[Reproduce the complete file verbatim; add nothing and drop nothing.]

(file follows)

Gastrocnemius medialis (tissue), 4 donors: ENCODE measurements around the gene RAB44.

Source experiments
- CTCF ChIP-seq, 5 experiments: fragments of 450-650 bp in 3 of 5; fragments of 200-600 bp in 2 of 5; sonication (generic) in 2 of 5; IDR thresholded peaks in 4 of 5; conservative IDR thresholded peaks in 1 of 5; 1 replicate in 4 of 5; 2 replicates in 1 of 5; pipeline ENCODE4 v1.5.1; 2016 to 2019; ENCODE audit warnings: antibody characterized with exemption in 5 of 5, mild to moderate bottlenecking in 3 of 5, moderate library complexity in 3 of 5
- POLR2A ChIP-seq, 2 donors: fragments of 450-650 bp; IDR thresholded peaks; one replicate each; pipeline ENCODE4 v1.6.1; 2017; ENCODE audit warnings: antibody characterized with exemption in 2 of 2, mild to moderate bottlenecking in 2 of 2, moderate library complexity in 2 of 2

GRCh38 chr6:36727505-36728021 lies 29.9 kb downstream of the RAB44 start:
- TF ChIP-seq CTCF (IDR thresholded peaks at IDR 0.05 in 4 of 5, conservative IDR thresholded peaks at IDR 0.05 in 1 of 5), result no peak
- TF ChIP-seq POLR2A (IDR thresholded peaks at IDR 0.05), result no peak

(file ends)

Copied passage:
Gastrocnemius medialis (tissue), 4 donors: ENCODE measurements around the gene RAB44.

Source experiments
- CTCF ChIP-seq, 5 experiments: fragments of 450-650 bp in 3 of 5; fragments of 200-600 bp in 2 of 5; sonication (generic) in 2 of 5; IDR thresholded peaks in 4 of 5; conservative IDR thresholded peaks in 1 of 5; 1 replicate in 4 of 5; 2 replicates in 1 of 5; pipeline ENCODE4 v1.5.1; 2016 to 2019; ENCODE audit warnings: antibody characterized with exemption in 5 of 5, mild to moderate bottlenecking in 3 of 5, moderate library complexity in 3 of 5
- POLR2A ChIP-seq, 2 donors: fragments of 450-650 bp; IDR thresholded peaks; one replicate each; pipeline ENCODE4 v1.6.1; 2017; ENCODE audit warnings: antibody characterized with exemption in 2 of 2, mild to moderate bottlenecking in 2 of 2, moderate library complexity in 2 of 2

GRCh38 chr6:36727505-36728021 lies 29.9 kb downstream of the RAB44 start:
- TF ChIP-seq CTCF (IDR thresholded peaks at IDR 0.05 in 4 of 5, conservative IDR thresholded peaks at IDR 0.05 in 1 of 5), result no peak
- TF ChIP-seq POLR2A (IDR thresholded peaks at IDR 0.05), result no peak